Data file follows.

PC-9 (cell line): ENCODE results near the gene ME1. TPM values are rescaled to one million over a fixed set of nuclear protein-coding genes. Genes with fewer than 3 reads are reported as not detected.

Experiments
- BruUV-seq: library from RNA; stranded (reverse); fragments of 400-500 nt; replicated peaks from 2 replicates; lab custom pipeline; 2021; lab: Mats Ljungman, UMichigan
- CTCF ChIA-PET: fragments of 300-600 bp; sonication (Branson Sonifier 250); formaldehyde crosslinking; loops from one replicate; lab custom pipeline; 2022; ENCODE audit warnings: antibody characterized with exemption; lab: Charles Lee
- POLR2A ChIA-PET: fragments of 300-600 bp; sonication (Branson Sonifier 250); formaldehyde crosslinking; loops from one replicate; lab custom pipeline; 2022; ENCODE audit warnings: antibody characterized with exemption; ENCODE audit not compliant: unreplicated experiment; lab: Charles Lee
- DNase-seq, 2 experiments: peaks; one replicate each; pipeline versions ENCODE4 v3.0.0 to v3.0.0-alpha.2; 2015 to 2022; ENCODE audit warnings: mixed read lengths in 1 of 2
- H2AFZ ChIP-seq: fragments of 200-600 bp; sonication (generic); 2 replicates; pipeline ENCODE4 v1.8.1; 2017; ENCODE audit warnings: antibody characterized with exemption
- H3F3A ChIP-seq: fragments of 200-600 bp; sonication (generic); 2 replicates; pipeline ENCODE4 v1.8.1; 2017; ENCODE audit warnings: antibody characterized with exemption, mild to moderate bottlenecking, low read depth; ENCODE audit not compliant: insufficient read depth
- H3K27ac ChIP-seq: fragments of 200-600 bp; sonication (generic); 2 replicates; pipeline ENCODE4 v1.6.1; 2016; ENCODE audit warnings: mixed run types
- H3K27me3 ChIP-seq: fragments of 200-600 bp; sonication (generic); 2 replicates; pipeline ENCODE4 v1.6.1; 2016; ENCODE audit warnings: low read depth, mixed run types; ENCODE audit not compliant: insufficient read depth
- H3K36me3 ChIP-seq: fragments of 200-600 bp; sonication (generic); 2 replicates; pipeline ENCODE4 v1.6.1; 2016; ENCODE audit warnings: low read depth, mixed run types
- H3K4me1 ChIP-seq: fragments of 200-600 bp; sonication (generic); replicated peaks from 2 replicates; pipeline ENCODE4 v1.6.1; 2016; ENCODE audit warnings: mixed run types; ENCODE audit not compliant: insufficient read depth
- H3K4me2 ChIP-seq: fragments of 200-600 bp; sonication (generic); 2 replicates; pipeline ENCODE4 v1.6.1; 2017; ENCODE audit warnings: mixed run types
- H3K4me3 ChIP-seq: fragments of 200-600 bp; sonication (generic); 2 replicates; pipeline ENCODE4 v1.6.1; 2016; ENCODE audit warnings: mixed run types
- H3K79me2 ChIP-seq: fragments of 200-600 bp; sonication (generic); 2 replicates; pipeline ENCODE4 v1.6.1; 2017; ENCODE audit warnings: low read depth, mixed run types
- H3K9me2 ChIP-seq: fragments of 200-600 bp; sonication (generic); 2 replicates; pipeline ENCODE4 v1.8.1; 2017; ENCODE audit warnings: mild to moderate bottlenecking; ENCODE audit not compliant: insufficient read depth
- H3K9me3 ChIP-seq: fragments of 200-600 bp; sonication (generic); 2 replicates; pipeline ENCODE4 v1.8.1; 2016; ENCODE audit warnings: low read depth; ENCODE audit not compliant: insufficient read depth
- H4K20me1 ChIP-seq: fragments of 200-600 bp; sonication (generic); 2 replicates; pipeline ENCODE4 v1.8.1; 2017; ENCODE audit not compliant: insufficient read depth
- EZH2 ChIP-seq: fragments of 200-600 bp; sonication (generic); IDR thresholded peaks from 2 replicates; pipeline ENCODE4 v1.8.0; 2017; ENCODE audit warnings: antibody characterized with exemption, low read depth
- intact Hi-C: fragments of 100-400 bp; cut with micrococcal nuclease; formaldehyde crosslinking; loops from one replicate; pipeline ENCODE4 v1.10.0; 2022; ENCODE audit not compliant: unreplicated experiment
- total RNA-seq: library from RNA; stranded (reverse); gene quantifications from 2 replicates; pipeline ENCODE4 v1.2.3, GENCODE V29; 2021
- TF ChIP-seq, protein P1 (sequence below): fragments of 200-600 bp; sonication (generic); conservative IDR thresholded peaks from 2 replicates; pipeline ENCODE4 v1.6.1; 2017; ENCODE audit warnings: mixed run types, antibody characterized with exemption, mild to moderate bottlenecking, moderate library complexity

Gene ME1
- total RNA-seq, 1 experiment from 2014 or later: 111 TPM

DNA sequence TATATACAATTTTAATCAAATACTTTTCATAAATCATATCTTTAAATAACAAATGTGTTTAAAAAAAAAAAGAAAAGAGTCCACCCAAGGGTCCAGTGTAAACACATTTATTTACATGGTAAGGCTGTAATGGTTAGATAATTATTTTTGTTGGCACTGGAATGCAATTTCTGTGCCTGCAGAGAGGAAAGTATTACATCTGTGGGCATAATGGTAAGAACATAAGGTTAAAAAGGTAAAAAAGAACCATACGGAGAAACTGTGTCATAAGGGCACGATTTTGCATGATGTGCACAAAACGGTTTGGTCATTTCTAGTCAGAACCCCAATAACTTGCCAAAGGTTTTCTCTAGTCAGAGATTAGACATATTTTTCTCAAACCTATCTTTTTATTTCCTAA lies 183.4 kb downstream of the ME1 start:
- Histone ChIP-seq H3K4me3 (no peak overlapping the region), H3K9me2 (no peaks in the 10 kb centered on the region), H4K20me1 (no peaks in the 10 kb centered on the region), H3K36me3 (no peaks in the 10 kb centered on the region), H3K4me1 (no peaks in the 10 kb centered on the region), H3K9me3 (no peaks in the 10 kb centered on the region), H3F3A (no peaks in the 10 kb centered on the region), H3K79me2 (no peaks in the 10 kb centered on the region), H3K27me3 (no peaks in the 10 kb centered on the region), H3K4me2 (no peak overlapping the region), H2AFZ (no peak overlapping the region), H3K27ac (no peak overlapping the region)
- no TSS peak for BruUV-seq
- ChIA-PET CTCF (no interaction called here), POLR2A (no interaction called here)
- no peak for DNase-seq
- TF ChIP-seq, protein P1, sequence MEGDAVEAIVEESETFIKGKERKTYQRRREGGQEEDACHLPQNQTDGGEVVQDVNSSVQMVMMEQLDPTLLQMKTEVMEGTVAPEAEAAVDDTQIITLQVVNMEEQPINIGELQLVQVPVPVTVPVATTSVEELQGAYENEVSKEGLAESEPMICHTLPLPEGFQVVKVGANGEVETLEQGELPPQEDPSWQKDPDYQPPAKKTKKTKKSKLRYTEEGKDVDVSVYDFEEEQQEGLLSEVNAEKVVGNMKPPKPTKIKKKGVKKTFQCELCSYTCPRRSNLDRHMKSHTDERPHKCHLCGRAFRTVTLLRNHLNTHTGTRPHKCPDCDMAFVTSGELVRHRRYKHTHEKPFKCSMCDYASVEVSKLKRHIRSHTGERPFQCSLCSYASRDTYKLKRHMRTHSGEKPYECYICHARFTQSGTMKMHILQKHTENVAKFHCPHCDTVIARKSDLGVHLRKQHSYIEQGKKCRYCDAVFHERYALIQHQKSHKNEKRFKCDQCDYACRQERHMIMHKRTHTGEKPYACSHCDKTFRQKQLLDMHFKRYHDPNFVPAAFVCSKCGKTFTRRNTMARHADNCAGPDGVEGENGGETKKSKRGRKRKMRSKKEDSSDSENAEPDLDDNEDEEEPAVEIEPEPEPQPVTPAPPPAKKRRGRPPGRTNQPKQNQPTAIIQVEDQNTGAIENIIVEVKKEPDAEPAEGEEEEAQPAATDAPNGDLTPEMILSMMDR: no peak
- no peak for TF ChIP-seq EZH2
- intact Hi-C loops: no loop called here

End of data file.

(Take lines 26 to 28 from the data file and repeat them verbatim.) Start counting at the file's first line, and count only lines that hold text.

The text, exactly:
- Histone ChIP-seq H3K4me3 (no peak overlapping the region), H3K9me2 (no peaks in the 10 kb centered on the region), H4K20me1 (no peaks in the 10 kb centered on the region), H3K36me3 (no peaks in the 10 kb centered on the region), H3K4me1 (no peaks in the 10 kb centered on the region), H3K9me3 (no peaks in the 10 kb centered on the region), H3F3A (no peaks in the 10 kb centered on the region), H3K79me2 (no peaks in the 10 kb centered on the region), H3K27me3 (no peaks in the 10 kb centered on the region), H3K4me2 (no peak overlapping the region), H2AFZ (no peak overlapping the region), H3K27ac (no peak overlapping the region)
- no TSS peak for BruUV-seq
- ChIA-PET CTCF (no interaction called here), POLR2A (no interaction called here)